The raw data were stored in FASTQ format and the low-quality sequences were firstly filtered out according to four strict criteria: (1) contaminated by the adapter sequence; (2) with more than 5% uncalled bases (N); (3) with an average Phred-type Q-score < 15; and (4) PE reads with low-quality base readings (Q-score < 10) at the ends of reads. We then used BLAT (stepSize = 5 – minIdentity = 0 – minScore = 0) to align the sequence reads to TCR reference genes that were downloaded from IMGT/GeneDB database. The complete sequences that contain Variable (V) gene, Joining (J) gene and Constant (C) gene were translated into amino acid (aa) sequences, which were also defined as CDR3 aa sequences. The term unique aa sequences was used to describe the CDR3 aa sequences that comprised of a unique CDR3 aa sequence, which was also called clonotypes (19). CDR3 motifs were identified by clustering and comparing the total CDR3 aa sequences using the CD-HIT program (20). The motif models were constructed using Weblogo 3.0. The source code of our own TCR sequence analysis bioinformatical tool may be available on request, as well as the raw data.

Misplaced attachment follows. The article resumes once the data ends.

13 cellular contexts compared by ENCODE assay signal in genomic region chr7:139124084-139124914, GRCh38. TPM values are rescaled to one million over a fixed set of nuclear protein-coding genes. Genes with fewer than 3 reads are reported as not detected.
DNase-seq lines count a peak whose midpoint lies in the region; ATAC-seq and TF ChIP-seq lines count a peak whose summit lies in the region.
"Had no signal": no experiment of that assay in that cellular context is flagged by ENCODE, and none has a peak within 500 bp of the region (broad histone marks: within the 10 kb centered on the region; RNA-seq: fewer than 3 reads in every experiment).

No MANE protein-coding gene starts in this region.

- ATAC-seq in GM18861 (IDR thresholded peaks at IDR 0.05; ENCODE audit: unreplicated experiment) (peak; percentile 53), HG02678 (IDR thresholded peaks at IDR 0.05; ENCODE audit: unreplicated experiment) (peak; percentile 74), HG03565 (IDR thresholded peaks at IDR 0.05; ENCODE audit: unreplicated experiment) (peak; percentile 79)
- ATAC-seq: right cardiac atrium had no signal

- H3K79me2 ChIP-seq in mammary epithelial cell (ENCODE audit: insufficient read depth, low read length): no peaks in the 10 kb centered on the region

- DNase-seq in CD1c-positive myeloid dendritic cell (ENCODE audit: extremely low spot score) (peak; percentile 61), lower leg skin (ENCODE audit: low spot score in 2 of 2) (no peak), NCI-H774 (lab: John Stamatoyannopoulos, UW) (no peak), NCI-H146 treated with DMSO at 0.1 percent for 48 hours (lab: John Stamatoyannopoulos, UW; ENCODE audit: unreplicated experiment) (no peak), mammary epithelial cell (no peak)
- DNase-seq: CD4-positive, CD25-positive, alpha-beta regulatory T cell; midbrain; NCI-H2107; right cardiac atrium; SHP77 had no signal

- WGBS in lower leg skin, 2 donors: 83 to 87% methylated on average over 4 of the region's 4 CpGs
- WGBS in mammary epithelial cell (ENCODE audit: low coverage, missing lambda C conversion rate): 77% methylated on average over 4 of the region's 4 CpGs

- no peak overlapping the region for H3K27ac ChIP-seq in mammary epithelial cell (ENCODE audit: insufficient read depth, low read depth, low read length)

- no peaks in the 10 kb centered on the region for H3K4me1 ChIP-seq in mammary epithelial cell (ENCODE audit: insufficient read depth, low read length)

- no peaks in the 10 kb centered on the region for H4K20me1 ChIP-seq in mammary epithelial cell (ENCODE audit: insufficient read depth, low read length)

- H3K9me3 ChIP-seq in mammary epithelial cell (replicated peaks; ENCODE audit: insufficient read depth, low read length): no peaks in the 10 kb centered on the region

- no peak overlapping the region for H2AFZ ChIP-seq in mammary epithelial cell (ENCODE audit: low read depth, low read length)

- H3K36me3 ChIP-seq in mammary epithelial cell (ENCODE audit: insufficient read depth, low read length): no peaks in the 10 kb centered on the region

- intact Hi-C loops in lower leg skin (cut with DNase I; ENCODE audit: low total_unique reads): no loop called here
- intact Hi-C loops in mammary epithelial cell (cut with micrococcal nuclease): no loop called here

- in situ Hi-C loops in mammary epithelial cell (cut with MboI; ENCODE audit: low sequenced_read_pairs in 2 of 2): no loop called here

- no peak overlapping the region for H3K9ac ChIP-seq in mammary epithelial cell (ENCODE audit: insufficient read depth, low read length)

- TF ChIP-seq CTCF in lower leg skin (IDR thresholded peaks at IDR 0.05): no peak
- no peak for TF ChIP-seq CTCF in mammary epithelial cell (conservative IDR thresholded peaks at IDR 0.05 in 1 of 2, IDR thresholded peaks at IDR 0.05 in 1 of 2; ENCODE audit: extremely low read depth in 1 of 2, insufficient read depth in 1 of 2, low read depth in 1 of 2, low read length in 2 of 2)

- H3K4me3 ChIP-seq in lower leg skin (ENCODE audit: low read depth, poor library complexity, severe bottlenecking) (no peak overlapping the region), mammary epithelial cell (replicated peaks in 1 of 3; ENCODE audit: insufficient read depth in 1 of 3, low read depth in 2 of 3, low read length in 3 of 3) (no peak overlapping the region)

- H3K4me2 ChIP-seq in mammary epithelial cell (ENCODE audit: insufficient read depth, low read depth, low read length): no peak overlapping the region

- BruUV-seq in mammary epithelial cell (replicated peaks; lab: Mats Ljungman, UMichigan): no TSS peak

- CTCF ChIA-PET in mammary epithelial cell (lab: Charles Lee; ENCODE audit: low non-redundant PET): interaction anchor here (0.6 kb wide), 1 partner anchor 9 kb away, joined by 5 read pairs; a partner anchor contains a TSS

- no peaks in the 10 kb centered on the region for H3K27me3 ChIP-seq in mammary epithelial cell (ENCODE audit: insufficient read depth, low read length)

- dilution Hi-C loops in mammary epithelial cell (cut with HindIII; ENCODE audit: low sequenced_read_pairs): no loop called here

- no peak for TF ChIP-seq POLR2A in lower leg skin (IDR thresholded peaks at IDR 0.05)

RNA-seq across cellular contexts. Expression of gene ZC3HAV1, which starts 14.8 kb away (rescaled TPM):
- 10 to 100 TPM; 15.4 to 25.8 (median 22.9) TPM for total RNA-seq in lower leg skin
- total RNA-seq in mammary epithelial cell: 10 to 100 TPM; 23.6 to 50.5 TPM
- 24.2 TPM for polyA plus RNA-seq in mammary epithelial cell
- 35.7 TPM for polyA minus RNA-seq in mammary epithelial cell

The diversity of each sample was calculated by the Shannon's entropy (H) index, which took account both the sample richness and the degree of unevenness in the frequencies of CDR3 aa sequences (21). Entropy was calculated by summing the frequency of each clone times the log (base 2) of the same frequency over all productive reads in a sample (22). The higher the H index, the more diverse the CDR3 clones distribution (23). The similarity of the two different samples was assess using the TCR repertoire overlap, which was defined as the total number of sequencing reads from shared TCRβ sequences divided by the sum of sequencing reads detected in both samples, ranging from 0 to 1 (24).

Statistical Analysis